She invited me over a few weeks ago.
I said yes. I enjoy her company, and I crave time with friends. But something in me was hesitant. I put the date on my calendar. I muttered to myself in the shower. I thought up excuses.
Finally, I said it aloud: “I don’t want to say yes to this.”
Instantly, the surge of inner reprimands:
But she’s your friend.
You already said yes.
You don’t have a reason not to.
You’ll hurt her feelings.
You’re so selfish.
What’s wrong with you?
You’re a terrible friend.
I felt panicky. I felt guilty. I felt terrible.
I let the feelings come. This time, I didn’t fight them or avoid them. This time, I waited. Everything mellowed. The angry red screams faded into mellow sunset orange. The inner room settled, grew quiet.
It was time to ask.
I asked, and I listened to the answer: “Why don’t I want to say yes?”
The answer came quiet but clear:
“Right now, she is looking for someone to be like her. She feels unsure, and she wants to mold someone in her image. You have felt that pressure. It is unconscious but strong. That is why you are resisting. You are just learning to be who You are; to live for your Self, no one else. You do not need this pressure right now. It will take too much energy to resist. You need all your energy to practice being your Self. As you grow in certainty and strength, you can revisit and revive this friendship. The pressure will not bother you. But now is not the time.”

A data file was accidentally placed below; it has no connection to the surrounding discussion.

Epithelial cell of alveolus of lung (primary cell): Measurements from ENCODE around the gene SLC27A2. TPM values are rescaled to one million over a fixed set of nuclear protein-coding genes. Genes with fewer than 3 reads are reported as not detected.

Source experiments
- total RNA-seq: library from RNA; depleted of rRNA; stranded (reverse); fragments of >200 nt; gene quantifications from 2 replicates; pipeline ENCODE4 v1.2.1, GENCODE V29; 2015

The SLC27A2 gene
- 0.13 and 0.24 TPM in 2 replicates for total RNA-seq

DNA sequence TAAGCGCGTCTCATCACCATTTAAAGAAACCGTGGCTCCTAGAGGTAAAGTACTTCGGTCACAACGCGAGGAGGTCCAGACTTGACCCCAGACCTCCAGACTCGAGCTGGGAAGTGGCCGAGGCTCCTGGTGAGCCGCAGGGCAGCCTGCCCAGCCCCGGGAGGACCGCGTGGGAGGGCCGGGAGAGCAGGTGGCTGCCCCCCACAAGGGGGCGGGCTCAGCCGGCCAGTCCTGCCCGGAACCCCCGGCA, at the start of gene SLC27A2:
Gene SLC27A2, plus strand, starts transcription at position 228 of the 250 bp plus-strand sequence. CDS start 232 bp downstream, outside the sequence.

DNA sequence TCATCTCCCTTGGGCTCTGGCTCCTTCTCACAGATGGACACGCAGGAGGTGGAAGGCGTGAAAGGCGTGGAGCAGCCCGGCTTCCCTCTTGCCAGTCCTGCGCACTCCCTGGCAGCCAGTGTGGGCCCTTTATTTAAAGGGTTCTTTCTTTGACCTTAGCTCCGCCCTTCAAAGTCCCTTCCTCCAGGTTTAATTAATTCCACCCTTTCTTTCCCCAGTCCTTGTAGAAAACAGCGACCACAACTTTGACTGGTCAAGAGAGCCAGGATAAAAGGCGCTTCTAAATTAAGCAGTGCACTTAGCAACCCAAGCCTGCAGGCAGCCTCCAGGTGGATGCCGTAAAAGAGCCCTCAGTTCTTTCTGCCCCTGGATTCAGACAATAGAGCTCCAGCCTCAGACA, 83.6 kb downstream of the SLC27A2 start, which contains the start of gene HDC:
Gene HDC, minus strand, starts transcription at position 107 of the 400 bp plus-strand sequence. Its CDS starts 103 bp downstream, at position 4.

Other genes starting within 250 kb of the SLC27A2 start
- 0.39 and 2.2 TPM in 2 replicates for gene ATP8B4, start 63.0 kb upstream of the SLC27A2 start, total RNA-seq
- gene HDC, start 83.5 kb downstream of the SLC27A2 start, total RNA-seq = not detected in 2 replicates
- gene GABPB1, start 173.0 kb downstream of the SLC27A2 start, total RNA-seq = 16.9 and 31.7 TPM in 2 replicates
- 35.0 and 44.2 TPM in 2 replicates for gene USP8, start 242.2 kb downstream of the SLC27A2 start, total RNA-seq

The answer didn’t come as words, but as an understanding.
By sitting still, with my Self — by listening, by thinking of my friend, and what I was feeling about her — I was able to understand.
She was working through her own issues, learning her own lessons, writing her own story. And this time, our narratives didn’t mesh.
It was tempting to pretend that they could. As soon as I felt that intuitive understanding, I knew it was true. I thought back to interactions over the last few months. I saw the signs and patterns. I revisited my feelings after a conversation, a visit, shared times. I had walked away feeling…what?
It took me a long to name the feeling. It didn’t make sense. She didn’t do anything wrong. Then I realized: I felt betrayed by myself. Not by her. Yes, she exerted the pressure. But it was unconscious, her own inner pain reaching out for relief. It wasn’t a betrayal.
But my choices were. When I submitted to the pressure, when I forced my Self to bend and warp, to be smaller, to be silent, to agree, to mimic, I betrayed who I am.
I said no to her invitation. I did not make up an excuse. Instead, I spoke the truth. I said: “Now is not a good time for me.”
I want to save the ones I love. I want to spare them pain. I want to meet their needs. But those are cries of the ego with its savior-complex, cries of the personality with its need to be admired. So many times those cries overpower the whisper of Self, quiet but clear.
This time, I listened.
To honor my Self, first, is the purest way I know to love. It is how I honor the true Self in others.
For more self-study, The Urban Howl recommends The Inner Voice of Love: A Journey Through Anguish to Freedom.
Sip a little more:
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